Levich Institute Seminar Announcement, 12/06/2005
Steinman Hall, Room #312
(Chemical Engineering Conference Room)
Professor Sanat K. Kumar
Renssalaer Polytechnic Institute
Chemical and Biological Engineering Department
"Dynamics of Polymers Adsorbed on Lipid Bilayers"
The transport properties of biomolecules adsorbed on supported lipid bilayers are important to understanding cell function. Such ideas are also relevant to designing biomimetic high sensitivity DNA separation strategies, membrane disrupting therapeutics, multivalent inhibitors and cellular effectors, and drug delivery, and gene therapy. The current understanding of these situations is still incomplete since the role of transport resistances from the surface and the lipid bilayer is poorly understood.
We have explored this issue in two ways. Experimentally, we varied the transport resistance of supported lipid bilayers by varying the temperature while considering phospholipids molecules close to their gel-liquid transition: we studied the lateral transport of adsorbed flexible single stranded DNA oligonucleotides on this bilayer. We show that the diffusivity of the flexible DNA adsorbate quantitatively tracks that of the lipid, even though the bilayer mobility changes by over two orders of magnitude due to the proximity of the gel-liquid transition. Thus, in this limit, the DNA mobility is slaved to lipid mobility, and the underlying surface has little effect.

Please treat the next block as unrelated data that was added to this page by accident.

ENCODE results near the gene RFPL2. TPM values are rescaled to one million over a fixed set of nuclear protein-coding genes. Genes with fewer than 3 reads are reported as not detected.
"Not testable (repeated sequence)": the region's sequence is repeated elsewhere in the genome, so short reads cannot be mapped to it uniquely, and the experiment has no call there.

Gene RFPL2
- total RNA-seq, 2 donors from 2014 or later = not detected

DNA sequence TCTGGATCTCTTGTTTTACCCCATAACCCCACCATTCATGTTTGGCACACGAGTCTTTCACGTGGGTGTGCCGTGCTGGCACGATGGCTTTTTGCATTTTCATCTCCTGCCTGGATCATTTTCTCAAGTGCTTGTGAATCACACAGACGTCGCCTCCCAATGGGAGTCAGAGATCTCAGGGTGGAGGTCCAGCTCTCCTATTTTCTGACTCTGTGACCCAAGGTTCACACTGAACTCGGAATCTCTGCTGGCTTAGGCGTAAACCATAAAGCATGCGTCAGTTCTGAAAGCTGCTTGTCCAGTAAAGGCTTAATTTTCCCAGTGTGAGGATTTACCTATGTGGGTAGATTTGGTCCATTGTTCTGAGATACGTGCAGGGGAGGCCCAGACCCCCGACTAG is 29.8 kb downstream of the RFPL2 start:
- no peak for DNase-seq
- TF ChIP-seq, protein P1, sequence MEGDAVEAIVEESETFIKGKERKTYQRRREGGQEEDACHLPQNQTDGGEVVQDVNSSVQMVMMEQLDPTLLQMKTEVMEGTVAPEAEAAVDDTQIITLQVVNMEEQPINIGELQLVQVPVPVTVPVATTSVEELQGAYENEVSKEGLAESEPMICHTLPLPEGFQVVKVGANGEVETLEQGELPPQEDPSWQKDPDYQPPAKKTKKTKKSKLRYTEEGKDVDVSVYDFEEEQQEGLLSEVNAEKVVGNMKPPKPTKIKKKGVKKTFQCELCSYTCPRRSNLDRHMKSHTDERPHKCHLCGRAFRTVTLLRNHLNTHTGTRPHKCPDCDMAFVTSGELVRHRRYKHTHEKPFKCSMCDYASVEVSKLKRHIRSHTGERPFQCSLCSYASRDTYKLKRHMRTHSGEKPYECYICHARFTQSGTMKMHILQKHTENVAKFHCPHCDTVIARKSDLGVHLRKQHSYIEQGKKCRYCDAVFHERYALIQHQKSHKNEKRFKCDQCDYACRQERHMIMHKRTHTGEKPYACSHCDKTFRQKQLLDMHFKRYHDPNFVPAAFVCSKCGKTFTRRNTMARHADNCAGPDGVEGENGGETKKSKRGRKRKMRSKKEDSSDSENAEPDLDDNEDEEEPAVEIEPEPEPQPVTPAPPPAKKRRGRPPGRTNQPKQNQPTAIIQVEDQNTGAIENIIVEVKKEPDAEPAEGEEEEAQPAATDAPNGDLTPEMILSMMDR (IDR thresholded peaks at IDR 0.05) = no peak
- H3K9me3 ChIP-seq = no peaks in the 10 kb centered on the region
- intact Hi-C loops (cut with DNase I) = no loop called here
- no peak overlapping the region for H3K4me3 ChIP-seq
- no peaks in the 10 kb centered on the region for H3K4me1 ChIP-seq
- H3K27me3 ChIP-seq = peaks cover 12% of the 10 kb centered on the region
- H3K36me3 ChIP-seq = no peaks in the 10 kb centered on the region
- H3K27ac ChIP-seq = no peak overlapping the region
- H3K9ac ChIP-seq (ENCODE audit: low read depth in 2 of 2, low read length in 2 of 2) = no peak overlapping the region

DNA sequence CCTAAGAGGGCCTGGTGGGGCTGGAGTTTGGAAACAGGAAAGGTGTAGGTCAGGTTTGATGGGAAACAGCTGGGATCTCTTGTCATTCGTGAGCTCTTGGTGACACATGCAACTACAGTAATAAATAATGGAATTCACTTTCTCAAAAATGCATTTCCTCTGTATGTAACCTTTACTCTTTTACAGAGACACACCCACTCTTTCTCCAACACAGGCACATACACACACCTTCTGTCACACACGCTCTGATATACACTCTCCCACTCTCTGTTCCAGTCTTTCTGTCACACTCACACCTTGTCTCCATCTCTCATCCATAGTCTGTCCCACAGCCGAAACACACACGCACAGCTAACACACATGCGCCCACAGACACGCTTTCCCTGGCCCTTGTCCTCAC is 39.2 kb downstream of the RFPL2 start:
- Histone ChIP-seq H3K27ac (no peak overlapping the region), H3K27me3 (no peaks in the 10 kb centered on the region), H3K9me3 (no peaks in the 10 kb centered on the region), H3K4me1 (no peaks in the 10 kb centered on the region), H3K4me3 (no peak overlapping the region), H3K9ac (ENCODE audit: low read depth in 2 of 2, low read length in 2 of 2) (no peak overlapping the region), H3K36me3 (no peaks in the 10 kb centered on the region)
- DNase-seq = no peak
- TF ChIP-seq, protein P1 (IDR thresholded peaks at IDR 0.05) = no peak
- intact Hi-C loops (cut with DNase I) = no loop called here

In parallel, we have considered the transport behavior of macromolecules through the aid of Molecular Dynamics simulations. To date, we have examined the simpler case of polymer diffusion on hard surfaces. These results shed light on the experimental results, and also on other related situations- however, these simulations are complicated by the unusual finite size effects which play a role here. We discuss these issues, and explain how these theoretical ideas allow us to model these biologically relevant situations.
BRIEF ACADEMIC/EMPLOYMENT BACKGROUND:
Physics of Synthetic and Biological Macromolecules